(553e) Device Performance Is Independent of Crystallite Texture in Conjugated Block Copolymer Photovoltaics

Authors: 
Lee, Y., The Pennsylvania State University
Gomez, E. D., The Pennsylvania State University
Guo, C., Pennsylvania State University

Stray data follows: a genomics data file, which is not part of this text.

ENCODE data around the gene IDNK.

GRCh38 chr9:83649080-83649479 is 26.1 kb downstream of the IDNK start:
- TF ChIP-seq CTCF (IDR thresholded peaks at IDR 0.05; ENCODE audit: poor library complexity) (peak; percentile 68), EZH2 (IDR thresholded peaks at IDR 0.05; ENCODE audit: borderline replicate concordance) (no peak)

Conjugated block copolymers have the potential to tune donor/acceptor interfaces and the mesoscale structure within the active layer of organic photovoltaic devices.  The ability to control and modify the micro-phase separation of the copolymer can offer a useful platform in understand the relationship between chemical structure, nanoscale morphology, and photovoltaic device performance.  We have demonstrated that utilizing poly(3-hexylthiophene)−block−poly-((9,9-dioctylfluorene)-2,7-diyl-alt-[4,7-bis(thiophen-5-yl)-2,1,3-benzothiadiazole]-2′,2″-diyl) (P3HT-b-PFTBT) as the active layer of solar cells leads to power conversion efficiencies near 3% and remarkable 1.2 V open-circuit voltages without the use of a fullerene acceptor.  We also find that we can control the P3HT crystallite orientation from “face-on” (π-stacking predominantly out-of-plane) to “edge-on” (π-stacking mainly in-plane) by altering the solvent casting conditions.  Nevertheless, our device performance is independent of the crystallite orientation, which is contrary to our current understanding – face-on crystal orientations are expected to maximize charge transport in solar cells.  We hypothesize that the ubiquitous broad distribution of crystallite textures always provides pathways for charge extraction, regardless of the average orientation of P3HT crystals.  This phenomenon is explored in model materials, where we have made perturbations to the P3HT-b-PFTBT structure by adding side chains to the TBT unit.  The combination of energy-filtered TEM, grazing-incidence wide angle X-ray scattering and soft X-ray scattering provides a comprehensive picture of the role of the molecular structure on the morphology.